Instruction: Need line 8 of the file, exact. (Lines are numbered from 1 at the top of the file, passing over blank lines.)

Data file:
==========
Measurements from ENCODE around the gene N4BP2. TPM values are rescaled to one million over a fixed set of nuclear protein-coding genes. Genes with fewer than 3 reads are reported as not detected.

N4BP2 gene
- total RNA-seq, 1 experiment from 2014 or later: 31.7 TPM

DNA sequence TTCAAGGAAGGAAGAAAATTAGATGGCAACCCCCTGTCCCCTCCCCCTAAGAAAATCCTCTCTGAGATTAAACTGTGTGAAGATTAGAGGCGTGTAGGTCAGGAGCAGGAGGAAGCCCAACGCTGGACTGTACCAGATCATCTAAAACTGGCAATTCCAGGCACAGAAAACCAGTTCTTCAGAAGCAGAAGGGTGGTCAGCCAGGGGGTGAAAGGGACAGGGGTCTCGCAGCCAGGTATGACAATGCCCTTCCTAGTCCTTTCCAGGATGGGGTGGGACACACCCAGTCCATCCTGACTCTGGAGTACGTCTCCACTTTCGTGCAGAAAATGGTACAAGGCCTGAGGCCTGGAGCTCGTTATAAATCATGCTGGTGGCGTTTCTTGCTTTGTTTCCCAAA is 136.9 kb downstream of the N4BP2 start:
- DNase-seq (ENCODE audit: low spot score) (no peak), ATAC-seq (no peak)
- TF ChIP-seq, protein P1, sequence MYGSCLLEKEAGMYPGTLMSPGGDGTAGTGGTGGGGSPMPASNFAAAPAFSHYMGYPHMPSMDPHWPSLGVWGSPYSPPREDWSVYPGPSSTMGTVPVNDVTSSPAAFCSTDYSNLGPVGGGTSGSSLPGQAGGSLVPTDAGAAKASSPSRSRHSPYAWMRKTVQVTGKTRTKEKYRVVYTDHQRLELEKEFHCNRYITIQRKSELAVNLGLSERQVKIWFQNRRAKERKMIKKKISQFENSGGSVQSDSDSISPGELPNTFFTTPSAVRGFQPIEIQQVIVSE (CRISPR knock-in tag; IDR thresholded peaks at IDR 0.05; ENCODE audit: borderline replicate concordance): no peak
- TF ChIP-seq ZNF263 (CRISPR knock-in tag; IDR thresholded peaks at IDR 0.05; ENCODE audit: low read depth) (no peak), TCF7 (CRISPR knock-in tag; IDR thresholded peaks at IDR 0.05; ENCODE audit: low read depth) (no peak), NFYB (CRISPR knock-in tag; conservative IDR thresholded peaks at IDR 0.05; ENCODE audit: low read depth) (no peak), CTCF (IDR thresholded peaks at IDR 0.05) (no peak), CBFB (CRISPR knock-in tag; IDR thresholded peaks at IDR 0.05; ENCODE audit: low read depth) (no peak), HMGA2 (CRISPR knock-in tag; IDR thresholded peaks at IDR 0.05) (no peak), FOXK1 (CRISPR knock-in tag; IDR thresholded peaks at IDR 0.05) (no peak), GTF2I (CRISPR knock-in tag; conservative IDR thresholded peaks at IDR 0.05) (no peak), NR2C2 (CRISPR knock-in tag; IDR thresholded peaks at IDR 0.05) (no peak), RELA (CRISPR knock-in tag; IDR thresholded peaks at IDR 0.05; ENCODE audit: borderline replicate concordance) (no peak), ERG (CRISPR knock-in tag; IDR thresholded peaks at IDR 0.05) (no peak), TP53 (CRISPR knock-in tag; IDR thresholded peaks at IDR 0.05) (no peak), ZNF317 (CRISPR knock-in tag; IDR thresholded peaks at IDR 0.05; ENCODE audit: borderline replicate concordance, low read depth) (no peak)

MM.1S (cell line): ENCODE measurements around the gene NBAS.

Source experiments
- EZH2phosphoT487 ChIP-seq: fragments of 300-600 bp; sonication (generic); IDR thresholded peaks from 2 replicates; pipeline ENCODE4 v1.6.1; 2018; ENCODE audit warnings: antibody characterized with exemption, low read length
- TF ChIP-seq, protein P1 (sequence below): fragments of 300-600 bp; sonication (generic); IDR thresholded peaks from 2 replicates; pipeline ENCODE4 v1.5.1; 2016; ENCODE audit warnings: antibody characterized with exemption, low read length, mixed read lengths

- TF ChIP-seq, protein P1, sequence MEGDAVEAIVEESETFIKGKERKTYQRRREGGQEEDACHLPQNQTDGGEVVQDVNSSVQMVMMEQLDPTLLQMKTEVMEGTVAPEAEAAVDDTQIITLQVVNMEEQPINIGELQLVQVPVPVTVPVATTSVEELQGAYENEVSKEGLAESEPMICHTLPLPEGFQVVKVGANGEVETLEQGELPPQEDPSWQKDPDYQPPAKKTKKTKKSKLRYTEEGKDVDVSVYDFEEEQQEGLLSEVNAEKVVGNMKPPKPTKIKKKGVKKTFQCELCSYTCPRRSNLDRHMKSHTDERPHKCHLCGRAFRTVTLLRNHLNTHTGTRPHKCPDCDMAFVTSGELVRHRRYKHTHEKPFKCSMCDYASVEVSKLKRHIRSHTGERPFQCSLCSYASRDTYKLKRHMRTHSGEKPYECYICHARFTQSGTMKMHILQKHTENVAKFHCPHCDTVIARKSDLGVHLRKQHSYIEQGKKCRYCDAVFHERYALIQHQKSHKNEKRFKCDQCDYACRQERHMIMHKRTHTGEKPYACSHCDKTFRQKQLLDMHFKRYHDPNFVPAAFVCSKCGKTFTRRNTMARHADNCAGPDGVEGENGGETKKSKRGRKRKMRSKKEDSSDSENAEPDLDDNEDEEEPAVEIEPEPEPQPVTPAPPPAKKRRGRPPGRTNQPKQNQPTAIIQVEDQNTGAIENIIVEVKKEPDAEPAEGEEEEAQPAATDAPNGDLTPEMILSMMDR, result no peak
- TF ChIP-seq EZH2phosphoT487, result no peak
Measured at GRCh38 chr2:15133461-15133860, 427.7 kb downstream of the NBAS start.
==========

MM.1S (cell line): ENCODE measurements around the gene NBAS.